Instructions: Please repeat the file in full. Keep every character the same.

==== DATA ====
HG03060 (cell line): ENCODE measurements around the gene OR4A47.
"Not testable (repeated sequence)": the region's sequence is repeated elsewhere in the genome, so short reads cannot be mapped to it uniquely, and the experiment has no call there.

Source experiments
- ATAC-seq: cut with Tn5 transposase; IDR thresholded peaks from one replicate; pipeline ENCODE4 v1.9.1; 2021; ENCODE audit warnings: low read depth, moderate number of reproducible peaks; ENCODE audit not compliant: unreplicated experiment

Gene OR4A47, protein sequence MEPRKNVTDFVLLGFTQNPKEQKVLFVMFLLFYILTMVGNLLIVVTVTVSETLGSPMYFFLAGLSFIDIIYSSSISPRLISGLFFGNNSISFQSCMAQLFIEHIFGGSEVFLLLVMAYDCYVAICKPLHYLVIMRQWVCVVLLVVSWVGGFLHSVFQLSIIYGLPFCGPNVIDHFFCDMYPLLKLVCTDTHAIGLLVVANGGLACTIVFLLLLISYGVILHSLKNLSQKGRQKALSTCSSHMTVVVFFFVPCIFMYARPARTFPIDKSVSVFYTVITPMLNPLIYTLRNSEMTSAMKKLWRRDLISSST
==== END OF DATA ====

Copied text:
HG03060 (cell line): ENCODE measurements around the gene OR4A47.
"Not testable (repeated sequence)": the region's sequence is repeated elsewhere in the genome, so short reads cannot be mapped to it uniquely, and the experiment has no call there.

Source experiments
- ATAC-seq: cut with Tn5 transposase; IDR thresholded peaks from one replicate; pipeline ENCODE4 v1.9.1; 2021; ENCODE audit warnings: low read depth, moderate number of reproducible peaks; ENCODE audit not compliant: unreplicated experiment

Gene OR4A47, protein sequence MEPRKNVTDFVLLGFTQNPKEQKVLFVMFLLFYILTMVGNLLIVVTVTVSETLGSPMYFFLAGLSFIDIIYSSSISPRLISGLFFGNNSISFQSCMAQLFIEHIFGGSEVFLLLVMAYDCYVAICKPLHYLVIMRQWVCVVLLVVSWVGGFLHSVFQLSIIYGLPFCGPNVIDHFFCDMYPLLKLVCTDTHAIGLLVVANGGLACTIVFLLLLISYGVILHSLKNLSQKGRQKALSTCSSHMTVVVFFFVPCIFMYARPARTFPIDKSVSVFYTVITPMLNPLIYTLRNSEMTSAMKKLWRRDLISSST